The end-user exception only is available to a person that is not a “financial entity.” “Financial entities” are swap dealers, major swap participants, security-based swap dealers, major security-based swap participants, commodity pools, private funds, ERISA plans and others engaged primarily in activities that are financial in nature as defined in the banking laws. Subject to some fairly strict limitations, a finance affiliate of a nonfinancial entity may not be considered a financial entity and may be able to use the commercial end-user exception. In addition, banks, savings associations, farm credit system institutions and credit unions with total assets of less than $10 billion will not be considered financial entities.
When does a swap hedge or mitigate commercial risk?
Under the final rules, a swap is used to hedge or mitigate commercial risk if the swap is “economically appropriate to the reduction” of any of six broad categories of commercial risks that cover, among other things, risks arising from potential changes in the value of assets, liabilities, services, inputs, products or commodities relating to a commercial end-user’s business as well as risks arising from changes in interest rates, currencies or foreign exchange rates. In addition, swaps that qualify as bona fide hedging for purposes of the exemption from position limits and swaps that qualify for hedge accounting treatment under FASB ASC Topic 815 (formerly known as Statement 133) or GASB Statement 53 are considered to be used to hedge or mitigate commercial risk. Swaps that are used for speculative, trading or investing purposes generally will not qualify as hedging or mitigating commercial risk.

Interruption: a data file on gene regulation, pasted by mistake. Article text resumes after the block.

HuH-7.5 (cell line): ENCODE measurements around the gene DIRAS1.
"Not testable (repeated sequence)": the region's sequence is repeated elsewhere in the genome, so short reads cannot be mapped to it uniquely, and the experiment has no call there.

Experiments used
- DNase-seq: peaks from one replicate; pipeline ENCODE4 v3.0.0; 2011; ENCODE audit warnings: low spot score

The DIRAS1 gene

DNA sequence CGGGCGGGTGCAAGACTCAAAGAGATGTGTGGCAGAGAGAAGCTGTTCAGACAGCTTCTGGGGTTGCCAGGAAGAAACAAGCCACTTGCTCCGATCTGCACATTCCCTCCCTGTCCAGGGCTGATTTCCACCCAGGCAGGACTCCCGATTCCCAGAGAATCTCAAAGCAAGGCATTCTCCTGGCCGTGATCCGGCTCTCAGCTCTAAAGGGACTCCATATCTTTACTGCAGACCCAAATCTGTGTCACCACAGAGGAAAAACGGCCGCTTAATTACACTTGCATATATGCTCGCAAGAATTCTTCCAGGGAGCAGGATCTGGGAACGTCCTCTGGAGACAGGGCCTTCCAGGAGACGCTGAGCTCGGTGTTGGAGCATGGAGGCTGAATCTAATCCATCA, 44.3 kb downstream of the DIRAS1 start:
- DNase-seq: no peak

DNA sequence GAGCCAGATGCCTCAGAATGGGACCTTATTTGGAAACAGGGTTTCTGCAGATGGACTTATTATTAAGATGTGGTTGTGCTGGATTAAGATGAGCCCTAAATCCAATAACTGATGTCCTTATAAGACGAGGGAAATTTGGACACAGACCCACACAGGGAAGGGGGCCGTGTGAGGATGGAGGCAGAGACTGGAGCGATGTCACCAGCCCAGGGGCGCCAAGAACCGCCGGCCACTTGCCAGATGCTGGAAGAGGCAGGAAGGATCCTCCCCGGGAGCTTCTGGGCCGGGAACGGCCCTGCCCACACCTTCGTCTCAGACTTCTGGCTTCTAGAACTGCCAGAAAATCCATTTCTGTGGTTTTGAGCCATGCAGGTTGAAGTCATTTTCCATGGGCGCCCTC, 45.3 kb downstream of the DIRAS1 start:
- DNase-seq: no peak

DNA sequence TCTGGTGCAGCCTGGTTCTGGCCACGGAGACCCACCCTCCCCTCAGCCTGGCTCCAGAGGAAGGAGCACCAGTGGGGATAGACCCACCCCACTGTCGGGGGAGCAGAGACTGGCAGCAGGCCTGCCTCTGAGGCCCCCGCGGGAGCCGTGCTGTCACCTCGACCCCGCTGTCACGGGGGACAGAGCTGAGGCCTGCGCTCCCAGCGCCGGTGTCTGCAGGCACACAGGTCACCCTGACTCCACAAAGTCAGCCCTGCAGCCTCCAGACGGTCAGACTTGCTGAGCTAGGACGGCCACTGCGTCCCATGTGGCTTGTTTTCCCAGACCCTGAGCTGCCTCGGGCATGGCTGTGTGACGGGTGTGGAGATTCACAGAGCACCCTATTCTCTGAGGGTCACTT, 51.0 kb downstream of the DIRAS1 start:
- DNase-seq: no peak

What information must a commercial end-user provide to satisfy the end-user exception?